“Scottish wild food in simple lochside surroundings” - AA Inspector
STRACHUR, ARGYLL & BUTE
Our Inspector's View
The uplifting setting on the shores of Loch Fyne is in itself worth the trip out to this unassuming little restaurant in a whitewashed cottage done out with cool Scandi minimalism. The Nordic inspiration is plain to see in its simple wood tables and bench seating, while chef Pam Brunton’s stint at Copenhagen's Noma informs trend-conscious cooking showcasing wild and regional produce in an imaginative carte, and a dinner-only, four-course taster that opens with a quartet of appetiser mouthfuls. A faultlessly simple opener of potted pork topped with marinated shallots, green peppercorns, seeds and edible flowers is full of pin-sharp, invigorating flavours, while main-course Gigha halibut is timed to perfection, its skin crisped and added to an umami-laden medley of seaweed greens and succulent mussels in a smoky butter sauce. An unpretentious apricot and bitter almond sponge cake with marinated almonds and cream showcases the kitchen’s baking skills, as does the divine sourdough bread and home-cultured butter.
Awards, Accolades & welcome Schemes
Facilities – at a glance
- Seats: 40
- On-site parking available
- Wheelchair accessible
- Steps for wheelchair: 1
- Assist dogs welcome
- Days Closed: Monday to Tuesday (excluding Easter Monday and May bank holidays)
- Lunch served from: 12
- Lunch served until: 2.30
- Dinner served from: 6.30
- Dinner served until: 9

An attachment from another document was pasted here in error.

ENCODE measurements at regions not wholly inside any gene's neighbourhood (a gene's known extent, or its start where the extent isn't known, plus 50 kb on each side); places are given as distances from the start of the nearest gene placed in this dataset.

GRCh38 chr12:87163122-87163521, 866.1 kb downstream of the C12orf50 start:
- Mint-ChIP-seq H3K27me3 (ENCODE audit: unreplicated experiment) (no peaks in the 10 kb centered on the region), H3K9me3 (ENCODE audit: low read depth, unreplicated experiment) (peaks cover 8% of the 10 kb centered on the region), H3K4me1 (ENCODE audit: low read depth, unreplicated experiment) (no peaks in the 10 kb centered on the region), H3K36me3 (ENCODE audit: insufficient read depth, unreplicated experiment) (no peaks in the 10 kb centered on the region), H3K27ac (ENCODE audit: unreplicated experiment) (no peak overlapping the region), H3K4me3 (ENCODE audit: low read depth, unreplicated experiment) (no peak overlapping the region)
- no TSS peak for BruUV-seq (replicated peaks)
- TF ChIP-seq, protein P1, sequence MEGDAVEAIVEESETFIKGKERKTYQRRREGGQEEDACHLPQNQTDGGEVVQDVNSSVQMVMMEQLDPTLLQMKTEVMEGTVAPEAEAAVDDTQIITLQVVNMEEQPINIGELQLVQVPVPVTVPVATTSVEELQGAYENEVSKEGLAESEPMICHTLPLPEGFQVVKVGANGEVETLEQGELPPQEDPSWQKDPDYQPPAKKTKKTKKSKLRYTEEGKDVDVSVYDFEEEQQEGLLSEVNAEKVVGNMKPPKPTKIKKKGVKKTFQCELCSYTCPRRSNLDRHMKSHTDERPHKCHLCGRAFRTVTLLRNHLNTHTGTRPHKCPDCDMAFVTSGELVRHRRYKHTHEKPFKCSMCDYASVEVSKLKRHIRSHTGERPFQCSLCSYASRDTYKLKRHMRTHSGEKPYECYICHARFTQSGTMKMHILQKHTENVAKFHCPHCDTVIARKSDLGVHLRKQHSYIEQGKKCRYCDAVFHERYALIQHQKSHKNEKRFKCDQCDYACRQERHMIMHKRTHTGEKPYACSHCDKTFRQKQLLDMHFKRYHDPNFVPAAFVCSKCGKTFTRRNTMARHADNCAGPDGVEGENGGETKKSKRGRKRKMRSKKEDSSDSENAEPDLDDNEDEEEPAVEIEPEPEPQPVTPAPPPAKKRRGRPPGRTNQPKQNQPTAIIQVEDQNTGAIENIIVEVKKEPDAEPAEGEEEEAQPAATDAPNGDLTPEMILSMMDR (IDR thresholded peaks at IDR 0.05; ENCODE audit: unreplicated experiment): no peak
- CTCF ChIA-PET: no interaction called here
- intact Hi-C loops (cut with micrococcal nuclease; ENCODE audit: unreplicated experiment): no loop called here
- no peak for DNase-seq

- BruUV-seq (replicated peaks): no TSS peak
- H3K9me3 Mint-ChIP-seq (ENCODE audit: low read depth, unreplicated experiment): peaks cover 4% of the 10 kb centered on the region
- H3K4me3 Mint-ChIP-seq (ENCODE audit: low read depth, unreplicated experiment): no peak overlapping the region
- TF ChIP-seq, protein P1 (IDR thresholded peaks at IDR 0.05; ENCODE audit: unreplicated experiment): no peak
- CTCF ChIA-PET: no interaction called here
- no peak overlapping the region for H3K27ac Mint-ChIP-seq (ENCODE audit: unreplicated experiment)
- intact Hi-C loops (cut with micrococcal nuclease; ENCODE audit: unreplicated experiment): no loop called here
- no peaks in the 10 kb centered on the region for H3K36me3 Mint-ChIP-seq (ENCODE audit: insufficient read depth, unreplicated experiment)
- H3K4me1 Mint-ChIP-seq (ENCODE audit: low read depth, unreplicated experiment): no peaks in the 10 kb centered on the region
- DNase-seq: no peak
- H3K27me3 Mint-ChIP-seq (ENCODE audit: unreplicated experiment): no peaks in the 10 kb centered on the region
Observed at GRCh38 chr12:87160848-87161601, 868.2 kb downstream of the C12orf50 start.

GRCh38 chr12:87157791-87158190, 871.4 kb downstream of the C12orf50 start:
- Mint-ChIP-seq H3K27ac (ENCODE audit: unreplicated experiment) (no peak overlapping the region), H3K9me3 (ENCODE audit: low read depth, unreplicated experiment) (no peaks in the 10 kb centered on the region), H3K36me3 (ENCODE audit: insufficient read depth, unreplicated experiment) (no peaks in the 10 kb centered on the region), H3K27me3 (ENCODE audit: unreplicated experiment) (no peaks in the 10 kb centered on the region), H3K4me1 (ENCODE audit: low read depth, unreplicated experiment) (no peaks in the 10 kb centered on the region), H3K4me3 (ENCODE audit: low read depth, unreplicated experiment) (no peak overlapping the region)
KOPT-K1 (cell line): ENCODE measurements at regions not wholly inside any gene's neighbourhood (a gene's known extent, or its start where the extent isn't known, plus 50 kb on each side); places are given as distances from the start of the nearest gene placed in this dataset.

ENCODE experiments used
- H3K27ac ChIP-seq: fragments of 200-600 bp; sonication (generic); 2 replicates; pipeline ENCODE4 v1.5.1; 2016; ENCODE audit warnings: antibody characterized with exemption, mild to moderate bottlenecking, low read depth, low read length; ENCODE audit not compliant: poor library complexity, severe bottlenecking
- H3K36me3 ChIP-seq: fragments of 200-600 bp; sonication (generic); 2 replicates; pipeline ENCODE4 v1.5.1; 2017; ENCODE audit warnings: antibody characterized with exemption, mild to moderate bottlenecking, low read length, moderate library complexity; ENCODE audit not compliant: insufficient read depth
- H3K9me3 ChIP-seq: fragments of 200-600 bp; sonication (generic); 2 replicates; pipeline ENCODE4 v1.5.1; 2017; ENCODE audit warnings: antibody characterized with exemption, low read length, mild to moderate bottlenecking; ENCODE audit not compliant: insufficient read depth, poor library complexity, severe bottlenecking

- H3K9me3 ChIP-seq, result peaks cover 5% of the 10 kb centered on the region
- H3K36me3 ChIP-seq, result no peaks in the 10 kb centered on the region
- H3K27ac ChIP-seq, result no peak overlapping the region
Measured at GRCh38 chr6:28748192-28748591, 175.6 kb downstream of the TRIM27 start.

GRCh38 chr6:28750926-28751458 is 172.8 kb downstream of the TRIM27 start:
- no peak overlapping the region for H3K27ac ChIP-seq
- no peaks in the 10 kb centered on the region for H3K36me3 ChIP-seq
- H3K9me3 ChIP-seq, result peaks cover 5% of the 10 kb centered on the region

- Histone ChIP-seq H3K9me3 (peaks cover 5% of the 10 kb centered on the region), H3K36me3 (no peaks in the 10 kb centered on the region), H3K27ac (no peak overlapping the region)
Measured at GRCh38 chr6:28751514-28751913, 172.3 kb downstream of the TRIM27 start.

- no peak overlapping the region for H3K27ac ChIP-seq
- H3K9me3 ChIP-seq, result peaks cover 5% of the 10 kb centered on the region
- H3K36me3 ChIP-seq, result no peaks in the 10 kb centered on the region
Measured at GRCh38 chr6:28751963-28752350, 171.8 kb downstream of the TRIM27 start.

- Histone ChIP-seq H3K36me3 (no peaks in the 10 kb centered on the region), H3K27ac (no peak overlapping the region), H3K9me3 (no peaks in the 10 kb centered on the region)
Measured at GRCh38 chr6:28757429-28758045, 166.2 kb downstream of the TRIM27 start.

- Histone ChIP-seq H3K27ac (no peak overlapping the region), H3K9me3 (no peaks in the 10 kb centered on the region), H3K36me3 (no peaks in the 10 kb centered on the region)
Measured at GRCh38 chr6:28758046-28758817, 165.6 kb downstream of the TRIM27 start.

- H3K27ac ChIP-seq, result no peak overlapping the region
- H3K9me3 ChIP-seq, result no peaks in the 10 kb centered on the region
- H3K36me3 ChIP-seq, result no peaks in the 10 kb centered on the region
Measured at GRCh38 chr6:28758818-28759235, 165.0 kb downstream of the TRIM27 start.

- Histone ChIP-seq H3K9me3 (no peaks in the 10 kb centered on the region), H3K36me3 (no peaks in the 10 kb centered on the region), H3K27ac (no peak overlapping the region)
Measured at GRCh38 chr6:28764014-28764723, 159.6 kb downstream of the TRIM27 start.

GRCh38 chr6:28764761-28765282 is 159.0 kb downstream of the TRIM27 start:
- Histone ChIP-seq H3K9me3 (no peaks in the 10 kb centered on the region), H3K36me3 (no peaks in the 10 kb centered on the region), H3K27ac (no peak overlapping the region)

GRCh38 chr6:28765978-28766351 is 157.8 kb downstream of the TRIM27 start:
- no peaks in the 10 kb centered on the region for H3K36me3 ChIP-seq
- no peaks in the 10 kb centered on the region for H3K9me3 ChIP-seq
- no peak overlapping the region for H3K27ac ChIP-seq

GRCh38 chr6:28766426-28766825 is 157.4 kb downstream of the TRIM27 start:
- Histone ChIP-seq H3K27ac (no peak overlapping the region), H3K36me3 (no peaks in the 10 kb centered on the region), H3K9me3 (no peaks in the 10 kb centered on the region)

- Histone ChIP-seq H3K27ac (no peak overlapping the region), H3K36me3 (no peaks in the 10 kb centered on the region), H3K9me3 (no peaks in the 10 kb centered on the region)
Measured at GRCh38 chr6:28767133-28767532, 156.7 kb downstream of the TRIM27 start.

- Wines under £30: 9
- Wines over £30:
- Wines by the glass: 4
- Cuisine style: Modern Scottish
Also in the Area
About The area
Discover Argyll & Bute
This is a county that’s all about awe-inspiring landscapes and unique island cultures. Ex-Beatle Paul McCartney put the area on the map when he wrote Mull of Kintyre, recorded in 1977 with the local pipe band backing his group. Kintyre is a long, thin peninsula that points south from the mainland, sheltering the mouth of the Firth of Clyde from the open sea. It’s very nearly an island, with just a narrow isthmus connecting it with Knapdale, to the north.
Tucked away at the end of the Firth of Clyde, Bute has been the holiday playground for generations of Glaswegians and is home to some of the finest golden beaches anywhere on the west coast. It may not boast the wild mountain grandeur of some of Scotland’s other islands, but Bute is blessed with swathes of heathery moorland and a range of low, fertile hills, perfect for walking and studying the local wildlife. Such is the variety of landscapes that make up this county.
To experience the sights and sounds of the area, visit Dunoon in late August for the Cowal Highland Gathering, when more than 150 pipe bands from all over the world compete for prestigious trophies.
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